Next up is a surreal tale by Peter Tomasi and Simone Bianchi, titled “The War Within”, that seems to be about Batm and Joker doing battle in a surreal funhouse. Most of the story is a dialogue-free battle with an odd poem by Joker over it, but the story takes a weird twist at the end that reveals where it’s really taking place. Few of the stories here address the inner workings of Joker’s mind and what truly drives him, so this is an interesting change of pace even if it’s more of an experiment than a narrative.
Legendary Batman writer Paul Dini teams with Riley Rossmo for “The Last Smile”, a tale that looks at what keeps Joker up at night. As the co-creator of Harley Quinn, it makes sense that this takes place during their relationship, as Harley repeatedly comforts Joker after a bizarre nightmare that involves his execution and Batman showing up at the last second to play executioner. It doesn’t really have all that much to say about Joker – but that’s okay, because this is really a stealth Harley story and it has some great things to say about how and why she eventually broke free.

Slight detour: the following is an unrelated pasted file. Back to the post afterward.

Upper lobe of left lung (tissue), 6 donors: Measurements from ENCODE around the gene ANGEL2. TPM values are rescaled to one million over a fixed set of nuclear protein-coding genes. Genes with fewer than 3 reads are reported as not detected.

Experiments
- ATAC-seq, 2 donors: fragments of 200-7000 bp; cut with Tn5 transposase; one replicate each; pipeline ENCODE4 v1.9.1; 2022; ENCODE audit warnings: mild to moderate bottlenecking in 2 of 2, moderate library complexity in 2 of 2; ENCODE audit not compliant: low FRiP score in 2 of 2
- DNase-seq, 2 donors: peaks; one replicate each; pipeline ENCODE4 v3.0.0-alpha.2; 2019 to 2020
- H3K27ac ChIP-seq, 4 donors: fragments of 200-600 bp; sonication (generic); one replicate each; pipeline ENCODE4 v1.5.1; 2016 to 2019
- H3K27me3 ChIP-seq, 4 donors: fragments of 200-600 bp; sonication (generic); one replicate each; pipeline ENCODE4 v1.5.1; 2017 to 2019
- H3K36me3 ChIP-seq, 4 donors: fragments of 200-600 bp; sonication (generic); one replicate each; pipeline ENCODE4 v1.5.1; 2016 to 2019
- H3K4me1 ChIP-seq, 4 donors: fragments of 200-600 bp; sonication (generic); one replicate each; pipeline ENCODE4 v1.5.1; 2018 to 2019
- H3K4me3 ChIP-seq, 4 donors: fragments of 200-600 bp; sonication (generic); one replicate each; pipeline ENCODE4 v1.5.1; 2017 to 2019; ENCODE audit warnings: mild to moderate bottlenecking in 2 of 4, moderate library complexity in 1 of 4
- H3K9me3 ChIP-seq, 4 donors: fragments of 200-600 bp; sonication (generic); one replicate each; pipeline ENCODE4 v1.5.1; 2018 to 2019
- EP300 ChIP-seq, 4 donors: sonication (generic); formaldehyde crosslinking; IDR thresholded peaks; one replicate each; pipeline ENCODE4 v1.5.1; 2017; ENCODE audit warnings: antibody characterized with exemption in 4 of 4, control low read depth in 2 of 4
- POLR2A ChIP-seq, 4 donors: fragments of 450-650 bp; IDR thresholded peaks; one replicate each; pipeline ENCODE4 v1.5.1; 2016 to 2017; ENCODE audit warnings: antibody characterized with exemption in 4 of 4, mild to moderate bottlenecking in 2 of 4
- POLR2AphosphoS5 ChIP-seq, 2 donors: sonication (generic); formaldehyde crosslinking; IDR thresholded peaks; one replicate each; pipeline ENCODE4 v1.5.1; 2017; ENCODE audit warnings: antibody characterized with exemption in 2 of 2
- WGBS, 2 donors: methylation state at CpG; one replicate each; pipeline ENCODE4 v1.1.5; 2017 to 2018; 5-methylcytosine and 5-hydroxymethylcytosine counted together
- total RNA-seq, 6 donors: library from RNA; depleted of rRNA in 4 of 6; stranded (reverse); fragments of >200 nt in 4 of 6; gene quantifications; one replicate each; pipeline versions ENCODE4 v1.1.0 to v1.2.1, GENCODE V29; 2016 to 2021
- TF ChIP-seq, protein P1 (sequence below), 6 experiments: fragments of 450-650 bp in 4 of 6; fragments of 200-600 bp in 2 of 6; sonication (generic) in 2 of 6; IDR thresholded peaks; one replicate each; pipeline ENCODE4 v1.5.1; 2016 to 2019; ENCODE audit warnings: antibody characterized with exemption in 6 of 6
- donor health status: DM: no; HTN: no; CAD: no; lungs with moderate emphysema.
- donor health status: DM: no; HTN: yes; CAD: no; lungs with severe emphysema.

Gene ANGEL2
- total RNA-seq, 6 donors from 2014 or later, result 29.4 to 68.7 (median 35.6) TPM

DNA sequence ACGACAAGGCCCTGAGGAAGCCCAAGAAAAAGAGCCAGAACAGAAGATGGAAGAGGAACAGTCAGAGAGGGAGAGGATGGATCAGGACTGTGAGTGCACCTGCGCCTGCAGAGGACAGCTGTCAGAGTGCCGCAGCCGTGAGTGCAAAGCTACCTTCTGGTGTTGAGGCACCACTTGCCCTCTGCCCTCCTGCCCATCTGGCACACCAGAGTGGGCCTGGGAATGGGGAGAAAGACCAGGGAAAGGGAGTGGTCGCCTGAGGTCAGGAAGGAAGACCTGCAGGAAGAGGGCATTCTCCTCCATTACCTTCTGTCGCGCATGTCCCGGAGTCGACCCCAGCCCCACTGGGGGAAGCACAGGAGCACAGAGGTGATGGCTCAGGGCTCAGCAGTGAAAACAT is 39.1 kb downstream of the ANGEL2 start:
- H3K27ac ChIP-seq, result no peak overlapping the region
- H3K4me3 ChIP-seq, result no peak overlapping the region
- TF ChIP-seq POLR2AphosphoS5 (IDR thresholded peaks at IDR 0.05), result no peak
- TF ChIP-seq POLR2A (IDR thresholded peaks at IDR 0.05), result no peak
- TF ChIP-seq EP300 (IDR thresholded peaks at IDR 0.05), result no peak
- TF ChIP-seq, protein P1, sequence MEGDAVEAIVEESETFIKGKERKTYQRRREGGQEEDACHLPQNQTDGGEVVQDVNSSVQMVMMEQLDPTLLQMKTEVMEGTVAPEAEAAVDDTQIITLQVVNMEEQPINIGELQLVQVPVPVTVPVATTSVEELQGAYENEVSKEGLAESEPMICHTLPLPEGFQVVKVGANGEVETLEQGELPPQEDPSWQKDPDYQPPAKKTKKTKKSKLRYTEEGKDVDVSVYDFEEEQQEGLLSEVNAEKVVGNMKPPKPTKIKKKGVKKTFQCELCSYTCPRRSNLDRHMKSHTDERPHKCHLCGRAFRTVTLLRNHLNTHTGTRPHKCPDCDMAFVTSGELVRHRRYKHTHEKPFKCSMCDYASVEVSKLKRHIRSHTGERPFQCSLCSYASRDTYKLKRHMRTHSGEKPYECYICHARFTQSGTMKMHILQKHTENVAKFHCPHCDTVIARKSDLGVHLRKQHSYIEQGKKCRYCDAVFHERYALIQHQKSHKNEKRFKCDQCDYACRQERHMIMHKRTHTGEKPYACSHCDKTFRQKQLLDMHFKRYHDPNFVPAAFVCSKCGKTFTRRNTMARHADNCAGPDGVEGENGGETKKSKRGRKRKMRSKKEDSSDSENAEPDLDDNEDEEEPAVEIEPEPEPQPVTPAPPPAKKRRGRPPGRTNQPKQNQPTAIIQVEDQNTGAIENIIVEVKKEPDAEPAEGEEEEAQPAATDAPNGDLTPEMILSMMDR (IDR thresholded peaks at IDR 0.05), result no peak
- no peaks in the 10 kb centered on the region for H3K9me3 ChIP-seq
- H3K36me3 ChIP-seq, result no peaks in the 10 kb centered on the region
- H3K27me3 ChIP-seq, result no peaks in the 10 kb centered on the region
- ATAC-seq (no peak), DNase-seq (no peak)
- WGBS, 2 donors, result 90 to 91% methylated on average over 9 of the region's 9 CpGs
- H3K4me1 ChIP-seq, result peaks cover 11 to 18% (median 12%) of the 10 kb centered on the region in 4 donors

Tom Taylor and Eduardo Risso’s story is somehow both the most disturbing and the most wholesome of the volume. In “Birthday Bugs”, Joker shows up to the home of a henchman he needs to have “words with”, only to find his lonely son alone on his birthday. The creepy young boy with a love for torturing bugs winds up getting a very memorable birthday party when Joker bonds with him and arranges a full house for a party – as the boy is blissfully unaware of the horror awaiting his father when he arrives home. This may be the best story in the volume in how it depicts the bizarre duality of Joker, and Risso’s art is amazing.